May 14, 2021
Kyra Chism’s days in the lab were numbered.
It was April 2021, and the rising senior at the University of Georgia had been working for seven months inside the lab of GRA Eminent Scholar Art Edison. She was part of a team looking for clues as to how a worm, C. elegans, is able to remove toxins from a small molecule inside a menacing microbe.
With the end of the semester approaching, Kyra was winding down her experiments. Her plans for the summer had not taken form beyond “spending time relaxing in my apartment in Athens.”
Then an email arrived from Edison: A program was being piloted to encourage more minority students who are underrepresented in science and engineering to pursue or continue scientific research. Would she be interested in extending her work with Edison’s team?
“I said absolutely,” Kyra says, laughing. “I mean, this was a great opportunity.”
The pilot program is called GRA Student Scholars, which makes it possible for 10 of Georgia’s university students to work alongside some of the state’s most brilliant scientists and engineers. Kyra and others were selected to be in the inaugural class in summer 2021. GRA is providing compensation and funds to cover supplies and travel to a scientific conference or workshop.
“The program is part of a larger effort by the Academy of GRA Eminent Scholars to strengthen diversity and inclusion in university research,” says GRA President Susan Shows. “Underrepresented students,” she explains, “come from diverse racial or ethnic backgrounds, have disabilities or are first-generation college students.”
The need to bring more of these into research labs is clear. A report released this month by the National Science Foundation, titled Women, Minorities, and Persons with Disabilities in Science and Engineering, presents notes that “underrepresented minorities were awarded 11.7% of science and engineering research doctorates, while making up about a third of both the population and the labor force.”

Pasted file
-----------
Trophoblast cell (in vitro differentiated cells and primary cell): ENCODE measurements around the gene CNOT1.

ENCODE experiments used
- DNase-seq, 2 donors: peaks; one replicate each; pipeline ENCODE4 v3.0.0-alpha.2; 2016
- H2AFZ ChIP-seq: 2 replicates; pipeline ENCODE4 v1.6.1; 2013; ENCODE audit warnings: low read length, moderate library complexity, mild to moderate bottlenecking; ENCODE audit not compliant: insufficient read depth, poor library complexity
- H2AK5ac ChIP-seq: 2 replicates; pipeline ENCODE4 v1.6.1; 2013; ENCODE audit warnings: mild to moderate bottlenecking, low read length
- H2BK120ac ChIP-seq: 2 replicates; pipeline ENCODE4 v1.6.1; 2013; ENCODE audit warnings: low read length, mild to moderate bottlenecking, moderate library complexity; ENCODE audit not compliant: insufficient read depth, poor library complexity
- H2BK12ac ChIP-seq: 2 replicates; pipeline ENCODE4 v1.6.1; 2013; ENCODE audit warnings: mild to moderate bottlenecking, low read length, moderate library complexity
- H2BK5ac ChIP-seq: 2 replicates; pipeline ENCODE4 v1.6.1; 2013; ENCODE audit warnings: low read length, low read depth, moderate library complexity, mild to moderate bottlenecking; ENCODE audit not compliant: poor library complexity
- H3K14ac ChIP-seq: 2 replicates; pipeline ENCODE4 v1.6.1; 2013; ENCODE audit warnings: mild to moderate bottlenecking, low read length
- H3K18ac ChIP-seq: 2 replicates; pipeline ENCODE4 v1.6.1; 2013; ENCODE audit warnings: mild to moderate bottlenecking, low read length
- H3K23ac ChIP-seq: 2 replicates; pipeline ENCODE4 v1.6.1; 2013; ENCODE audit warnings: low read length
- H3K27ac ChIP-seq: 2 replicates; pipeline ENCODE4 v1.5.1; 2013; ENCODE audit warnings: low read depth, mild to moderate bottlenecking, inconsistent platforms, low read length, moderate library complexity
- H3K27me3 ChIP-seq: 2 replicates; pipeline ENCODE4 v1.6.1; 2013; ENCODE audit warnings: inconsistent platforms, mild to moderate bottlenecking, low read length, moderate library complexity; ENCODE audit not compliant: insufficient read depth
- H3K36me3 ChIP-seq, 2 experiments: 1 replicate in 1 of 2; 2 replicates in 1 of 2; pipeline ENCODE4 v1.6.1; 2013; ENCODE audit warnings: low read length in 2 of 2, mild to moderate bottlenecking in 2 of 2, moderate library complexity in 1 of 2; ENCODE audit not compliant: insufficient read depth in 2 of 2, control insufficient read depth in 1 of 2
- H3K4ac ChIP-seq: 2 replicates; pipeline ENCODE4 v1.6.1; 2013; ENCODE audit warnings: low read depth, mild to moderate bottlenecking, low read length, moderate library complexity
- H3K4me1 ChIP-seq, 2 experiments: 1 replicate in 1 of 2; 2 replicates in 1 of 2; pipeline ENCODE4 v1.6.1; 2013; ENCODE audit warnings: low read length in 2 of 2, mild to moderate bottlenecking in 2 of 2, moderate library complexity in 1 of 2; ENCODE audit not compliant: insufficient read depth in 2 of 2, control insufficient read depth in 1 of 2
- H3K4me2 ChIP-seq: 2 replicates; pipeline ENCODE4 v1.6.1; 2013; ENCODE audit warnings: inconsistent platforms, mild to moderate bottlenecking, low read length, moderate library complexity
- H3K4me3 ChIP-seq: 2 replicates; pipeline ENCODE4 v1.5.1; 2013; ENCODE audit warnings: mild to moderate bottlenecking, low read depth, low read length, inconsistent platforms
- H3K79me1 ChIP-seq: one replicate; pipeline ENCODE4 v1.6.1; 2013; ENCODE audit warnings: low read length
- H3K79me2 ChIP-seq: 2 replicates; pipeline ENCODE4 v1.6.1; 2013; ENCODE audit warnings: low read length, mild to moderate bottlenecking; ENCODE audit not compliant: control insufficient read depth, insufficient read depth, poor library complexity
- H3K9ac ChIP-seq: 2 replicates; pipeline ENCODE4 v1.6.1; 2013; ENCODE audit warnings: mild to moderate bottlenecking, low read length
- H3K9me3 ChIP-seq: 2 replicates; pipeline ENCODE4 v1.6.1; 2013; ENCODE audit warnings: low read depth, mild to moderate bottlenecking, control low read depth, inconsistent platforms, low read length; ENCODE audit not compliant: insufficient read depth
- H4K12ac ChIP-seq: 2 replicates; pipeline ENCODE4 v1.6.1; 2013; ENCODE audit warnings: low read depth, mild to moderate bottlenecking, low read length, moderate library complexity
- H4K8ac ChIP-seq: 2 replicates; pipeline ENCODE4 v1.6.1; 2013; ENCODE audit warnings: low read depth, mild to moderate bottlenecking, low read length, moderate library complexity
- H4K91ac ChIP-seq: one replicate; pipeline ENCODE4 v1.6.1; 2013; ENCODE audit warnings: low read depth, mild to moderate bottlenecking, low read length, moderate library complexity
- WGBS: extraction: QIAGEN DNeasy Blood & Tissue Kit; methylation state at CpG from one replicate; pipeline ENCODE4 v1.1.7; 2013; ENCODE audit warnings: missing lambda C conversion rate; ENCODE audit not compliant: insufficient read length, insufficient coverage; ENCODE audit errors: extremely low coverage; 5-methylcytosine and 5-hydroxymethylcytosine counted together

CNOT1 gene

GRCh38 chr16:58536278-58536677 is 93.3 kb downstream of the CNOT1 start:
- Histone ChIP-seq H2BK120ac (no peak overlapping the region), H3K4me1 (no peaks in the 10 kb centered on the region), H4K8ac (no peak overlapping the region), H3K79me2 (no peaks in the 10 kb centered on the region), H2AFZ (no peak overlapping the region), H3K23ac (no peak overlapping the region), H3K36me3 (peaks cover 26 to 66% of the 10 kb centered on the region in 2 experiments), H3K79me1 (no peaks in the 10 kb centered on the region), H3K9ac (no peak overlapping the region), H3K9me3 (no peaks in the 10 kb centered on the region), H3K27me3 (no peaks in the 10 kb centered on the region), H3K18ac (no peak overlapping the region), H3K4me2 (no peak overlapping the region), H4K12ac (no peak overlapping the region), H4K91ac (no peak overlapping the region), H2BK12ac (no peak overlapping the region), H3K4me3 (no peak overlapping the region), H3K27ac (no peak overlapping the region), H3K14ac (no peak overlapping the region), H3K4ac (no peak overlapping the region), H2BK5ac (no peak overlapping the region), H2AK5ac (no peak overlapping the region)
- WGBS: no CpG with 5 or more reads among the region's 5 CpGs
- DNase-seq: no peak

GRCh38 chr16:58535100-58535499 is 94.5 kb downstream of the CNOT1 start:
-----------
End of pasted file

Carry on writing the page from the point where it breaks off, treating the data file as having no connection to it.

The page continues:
And according to a 2018 report by the Association of Public and Land-Grant Universities:
In the research workforce, a recent study found that ethnically diverse co-authors produce higher-quality science as measured by journal impact factor and number of citations (Freeman & Huang, 2014). Another study found that journal articles authored by gender-heterogeneous teams were perceived as higher-quality in the peer-review process, and received 34 percent more citations (Campbell, Mehtani, Dozier, & Rinehart, 2013).
Edison, recruited to UGA from Florida in 2015, will host one other student in addition to Kyra in his lab.
“Kyra is doing so well, we’re planning to put her on a project to analyze samples with the cell manufacturing program we participate in with Georgia Tech,” he says. “Another student, Rockford Watkins, is doing very well with computational analysis. He’ll continue to analyze genes in C. elegans as well as get more NMR training.”
GRA will be following some of the students throughout the summer to share their experiences and perspectives on working in a university lab.